“Clarke said, ‘There is reason to believe that intelligence agencies for major powers’ – including the United States – know how to remotely seize control of a car.
‘What has been revealed as a result of some research at universities is that it’s relatively easy to hack your way into the control system of a car, and to do such things as cause acceleration when the driver doesn’t want acceleration, to throw on the brakes when the driver doesn’t want the brakes on, to launch an air bag,’ Clarke told The Huffington Post. ‘You can do some really highly destructive things now, through hacking a car, and it’s not that hard.’
” ‘So, if there were a cyber attack on the car – and I’m not saying there was,’ Clarke added, ‘I think whoever did it, would probably get away with it.’ ”
There’s a lot of information to unpack here. Let’s begin with what we know concerning the death of Army Ranger Specialist Pat Tillman.
Tillman was a star pro football player who turned down a lucrative new contract to enlist in the Army Rangers after the attacks on 9/11. On April 22, 2004, while serving in Afghanistan, Tillman was first reported killed by enemy fire. The real cause of his death, by ‘friendly fire’ – fire accidentally coming from his own troops – was not revealed to Tillman’s family or to the public until after an investigation by the Department of Defense Inspector General’s office.
Why would the military cover-up such an incident?
In the documentary, The Tillman Story, filmmaker Amir Bar-Lev interviewed Russell Baer, a former Army Ranger and close friend of Tillman. “It would have been easy to say, ‘There’s an investigation and there’s a possibility of friendly fire.’ But they ran with this pumped-up narrative of this guy running up a hill, blah blah blah. Everything you saw in the media was completely… wrong.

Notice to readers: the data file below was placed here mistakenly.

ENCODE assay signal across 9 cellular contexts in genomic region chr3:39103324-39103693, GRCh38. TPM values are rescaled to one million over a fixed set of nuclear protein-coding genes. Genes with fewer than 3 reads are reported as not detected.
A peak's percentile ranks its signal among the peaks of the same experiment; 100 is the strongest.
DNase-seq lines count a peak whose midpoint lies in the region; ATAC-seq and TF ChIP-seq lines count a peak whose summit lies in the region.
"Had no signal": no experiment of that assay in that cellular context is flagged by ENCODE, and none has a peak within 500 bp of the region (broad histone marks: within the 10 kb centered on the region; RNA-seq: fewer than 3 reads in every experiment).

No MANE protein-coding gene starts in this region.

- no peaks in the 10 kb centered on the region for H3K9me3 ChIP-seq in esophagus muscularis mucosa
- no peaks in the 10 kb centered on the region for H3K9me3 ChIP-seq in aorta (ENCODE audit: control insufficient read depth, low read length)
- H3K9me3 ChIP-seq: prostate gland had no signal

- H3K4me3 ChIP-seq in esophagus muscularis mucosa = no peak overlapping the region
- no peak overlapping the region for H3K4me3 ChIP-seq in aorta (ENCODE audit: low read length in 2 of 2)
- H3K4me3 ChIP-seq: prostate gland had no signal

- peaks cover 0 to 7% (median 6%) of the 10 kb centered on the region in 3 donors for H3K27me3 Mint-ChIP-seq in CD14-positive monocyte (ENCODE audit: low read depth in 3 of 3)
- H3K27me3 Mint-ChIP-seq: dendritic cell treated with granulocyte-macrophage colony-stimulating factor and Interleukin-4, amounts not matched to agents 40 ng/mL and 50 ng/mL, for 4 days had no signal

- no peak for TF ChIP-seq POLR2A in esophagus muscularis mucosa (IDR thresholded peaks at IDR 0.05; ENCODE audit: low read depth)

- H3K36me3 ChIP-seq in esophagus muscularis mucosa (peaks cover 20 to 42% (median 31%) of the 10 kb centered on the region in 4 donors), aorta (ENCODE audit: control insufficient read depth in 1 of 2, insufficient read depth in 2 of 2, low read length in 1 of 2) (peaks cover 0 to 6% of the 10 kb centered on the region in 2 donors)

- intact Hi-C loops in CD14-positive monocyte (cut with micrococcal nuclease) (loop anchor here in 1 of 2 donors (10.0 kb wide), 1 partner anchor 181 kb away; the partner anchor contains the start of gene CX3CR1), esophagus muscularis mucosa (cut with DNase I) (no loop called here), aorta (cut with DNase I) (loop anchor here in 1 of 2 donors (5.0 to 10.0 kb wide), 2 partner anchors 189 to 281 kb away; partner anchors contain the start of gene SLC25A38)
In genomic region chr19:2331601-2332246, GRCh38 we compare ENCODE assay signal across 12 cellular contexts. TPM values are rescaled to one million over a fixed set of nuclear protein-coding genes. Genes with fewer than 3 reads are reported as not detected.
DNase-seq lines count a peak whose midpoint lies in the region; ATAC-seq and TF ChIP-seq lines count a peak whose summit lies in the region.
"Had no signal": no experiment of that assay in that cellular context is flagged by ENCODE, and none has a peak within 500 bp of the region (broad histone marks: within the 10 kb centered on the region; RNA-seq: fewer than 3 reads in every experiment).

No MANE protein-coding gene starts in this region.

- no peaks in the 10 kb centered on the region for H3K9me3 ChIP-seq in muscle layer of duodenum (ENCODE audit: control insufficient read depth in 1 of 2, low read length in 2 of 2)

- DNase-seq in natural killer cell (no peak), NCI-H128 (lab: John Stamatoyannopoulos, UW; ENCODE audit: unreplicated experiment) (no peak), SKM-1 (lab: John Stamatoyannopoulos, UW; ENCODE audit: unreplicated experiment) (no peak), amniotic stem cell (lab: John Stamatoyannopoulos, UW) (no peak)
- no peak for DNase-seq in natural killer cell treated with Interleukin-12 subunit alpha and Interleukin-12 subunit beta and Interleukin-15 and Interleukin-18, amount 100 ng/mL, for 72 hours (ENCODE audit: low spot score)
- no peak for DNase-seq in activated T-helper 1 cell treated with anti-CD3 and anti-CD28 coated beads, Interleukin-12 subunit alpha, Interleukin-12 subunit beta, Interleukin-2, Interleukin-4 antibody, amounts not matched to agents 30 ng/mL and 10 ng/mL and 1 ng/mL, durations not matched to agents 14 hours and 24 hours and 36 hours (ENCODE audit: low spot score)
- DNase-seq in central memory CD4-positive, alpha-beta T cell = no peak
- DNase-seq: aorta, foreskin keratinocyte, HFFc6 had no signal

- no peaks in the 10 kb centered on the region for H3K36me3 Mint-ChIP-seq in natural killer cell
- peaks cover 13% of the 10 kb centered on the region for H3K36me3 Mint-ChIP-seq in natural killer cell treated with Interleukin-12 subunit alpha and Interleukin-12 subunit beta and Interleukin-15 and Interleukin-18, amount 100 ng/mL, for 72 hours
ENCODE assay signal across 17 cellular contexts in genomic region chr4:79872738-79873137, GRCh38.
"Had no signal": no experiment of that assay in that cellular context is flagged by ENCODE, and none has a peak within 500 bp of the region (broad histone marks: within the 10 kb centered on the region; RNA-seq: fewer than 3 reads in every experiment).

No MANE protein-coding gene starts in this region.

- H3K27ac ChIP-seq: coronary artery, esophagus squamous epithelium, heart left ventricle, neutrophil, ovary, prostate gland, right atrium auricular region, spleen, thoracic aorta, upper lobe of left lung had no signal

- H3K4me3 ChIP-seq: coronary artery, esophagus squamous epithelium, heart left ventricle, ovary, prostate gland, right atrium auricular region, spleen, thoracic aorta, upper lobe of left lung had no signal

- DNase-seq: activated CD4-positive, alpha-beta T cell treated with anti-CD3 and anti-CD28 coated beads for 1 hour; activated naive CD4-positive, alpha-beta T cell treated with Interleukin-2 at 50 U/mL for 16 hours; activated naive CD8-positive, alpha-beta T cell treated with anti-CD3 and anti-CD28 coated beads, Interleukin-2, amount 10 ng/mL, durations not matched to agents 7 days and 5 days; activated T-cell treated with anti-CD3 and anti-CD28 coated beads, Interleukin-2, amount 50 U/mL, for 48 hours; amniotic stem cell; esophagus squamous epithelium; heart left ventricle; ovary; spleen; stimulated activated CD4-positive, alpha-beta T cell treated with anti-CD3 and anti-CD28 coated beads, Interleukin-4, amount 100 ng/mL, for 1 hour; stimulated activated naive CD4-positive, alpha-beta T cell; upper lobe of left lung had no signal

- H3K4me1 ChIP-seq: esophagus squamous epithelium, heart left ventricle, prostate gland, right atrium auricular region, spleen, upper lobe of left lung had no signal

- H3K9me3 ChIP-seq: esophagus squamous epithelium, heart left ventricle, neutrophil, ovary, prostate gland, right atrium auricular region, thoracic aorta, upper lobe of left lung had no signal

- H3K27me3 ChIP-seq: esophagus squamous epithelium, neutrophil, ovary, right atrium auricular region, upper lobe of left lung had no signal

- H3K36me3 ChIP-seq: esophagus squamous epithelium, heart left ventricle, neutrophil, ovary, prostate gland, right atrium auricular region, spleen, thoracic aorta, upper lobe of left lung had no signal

“You also have to understand what was going on at that time,” Baer continues. “It was the worst month in the war yet, the most casualties; the Abu Ghraib prison scandal was just breaking. The true story coming out would have damaged public support for the war. He was the most famous soldier and he was killed by the military. Of course they’re going to spin it and pray the family doesn’t do anything about it.”
A CBS 60 Minutes news story (What Really Happened to Pat Tillman?, May 24, 2008), confirms the details of the Army’s initial “contrived” story about Tillman and how it unraveled.
Returning to the e-mail:
“[McChrystal’s] career has been spotless except for near-disciplinary action in his role in the cover-up of athlete/special forces Pat Tillman [who, it was later determined] had been killed not by ‘devastating enemy fire’ but by ‘friendly fire.’ That information [was kept] out of the posthumous Silver Star award and family was never told, initially.”
According to respected journalist/author Jon Krakauer who wrote, “Where Men Win Glory,” interviewed on The Daily Show (Sept. 30, 2009), Stanley McChrystal “was instrumental,the point man, for this cover-up.”
In fact, McChrystal told a Senate subcommittee, “I was a part of that, and I apologize for it.” It was McChrystal, who, with the Bush White House pushing him, signed-off on a posthumous Silver Star for Tillman.
“When it unraveled, nine in the chain of command, including General McChrystal, were interviewed prior to disciplinary action.”
According to the Department of Defense Inspector General’s report, “We recommend that you consider appropriate corrective action with respect to officials whom we have identified as accountable for the regulatory violations and errors in judgment that are described in the review.”
“The Army dropped the entire thing after several months, and nobody was held responsible.”
I couldn’t find a single story where any official named in the report received “corrective action” thus far.
Up Next: Is there any truth to the theory surrounding the death of journalist Michael Hastings?